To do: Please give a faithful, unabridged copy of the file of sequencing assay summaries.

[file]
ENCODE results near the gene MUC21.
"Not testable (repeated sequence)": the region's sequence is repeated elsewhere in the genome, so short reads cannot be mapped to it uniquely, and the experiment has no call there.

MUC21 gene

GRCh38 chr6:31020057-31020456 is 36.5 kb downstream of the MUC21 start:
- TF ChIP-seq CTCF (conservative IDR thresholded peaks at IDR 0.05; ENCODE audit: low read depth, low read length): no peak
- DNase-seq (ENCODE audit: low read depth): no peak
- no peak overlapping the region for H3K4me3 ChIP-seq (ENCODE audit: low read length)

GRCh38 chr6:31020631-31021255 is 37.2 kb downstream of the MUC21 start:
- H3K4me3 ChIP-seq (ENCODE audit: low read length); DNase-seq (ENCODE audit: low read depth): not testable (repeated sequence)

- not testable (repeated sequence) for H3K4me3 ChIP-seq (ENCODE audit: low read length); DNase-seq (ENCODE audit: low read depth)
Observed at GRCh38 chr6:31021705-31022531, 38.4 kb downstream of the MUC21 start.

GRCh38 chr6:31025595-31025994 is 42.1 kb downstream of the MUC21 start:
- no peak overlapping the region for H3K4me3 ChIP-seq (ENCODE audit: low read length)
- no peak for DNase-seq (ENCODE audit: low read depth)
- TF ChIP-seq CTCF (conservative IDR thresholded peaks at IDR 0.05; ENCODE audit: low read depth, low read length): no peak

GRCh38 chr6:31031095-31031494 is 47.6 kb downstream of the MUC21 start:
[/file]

ENCODE results near the gene MUC21.
"Not testable (repeated sequence)": the region's sequence is repeated elsewhere in the genome, so short reads cannot be mapped to it uniquely, and the experiment has no call there.

MUC21 gene

GRCh38 chr6:31020057-31020456 is 36.5 kb downstream of the MUC21 start:
- TF ChIP-seq CTCF (conservative IDR thresholded peaks at IDR 0.05; ENCODE audit: low read depth, low read length): no peak
- DNase-seq (ENCODE audit: low read depth): no peak
- no peak overlapping the region for H3K4me3 ChIP-seq (ENCODE audit: low read length)

GRCh38 chr6:31020631-31021255 is 37.2 kb downstream of the MUC21 start:
- H3K4me3 ChIP-seq (ENCODE audit: low read length); DNase-seq (ENCODE audit: low read depth): not testable (repeated sequence)

- not testable (repeated sequence) for H3K4me3 ChIP-seq (ENCODE audit: low read length); DNase-seq (ENCODE audit: low read depth)
Observed at GRCh38 chr6:31021705-31022531, 38.4 kb downstream of the MUC21 start.

GRCh38 chr6:31025595-31025994 is 42.1 kb downstream of the MUC21 start:
- no peak overlapping the region for H3K4me3 ChIP-seq (ENCODE audit: low read length)
- no peak for DNase-seq (ENCODE audit: low read depth)
- TF ChIP-seq CTCF (conservative IDR thresholded peaks at IDR 0.05; ENCODE audit: low read depth, low read length): no peak

GRCh38 chr6:31031095-31031494 is 47.6 kb downstream of the MUC21 start: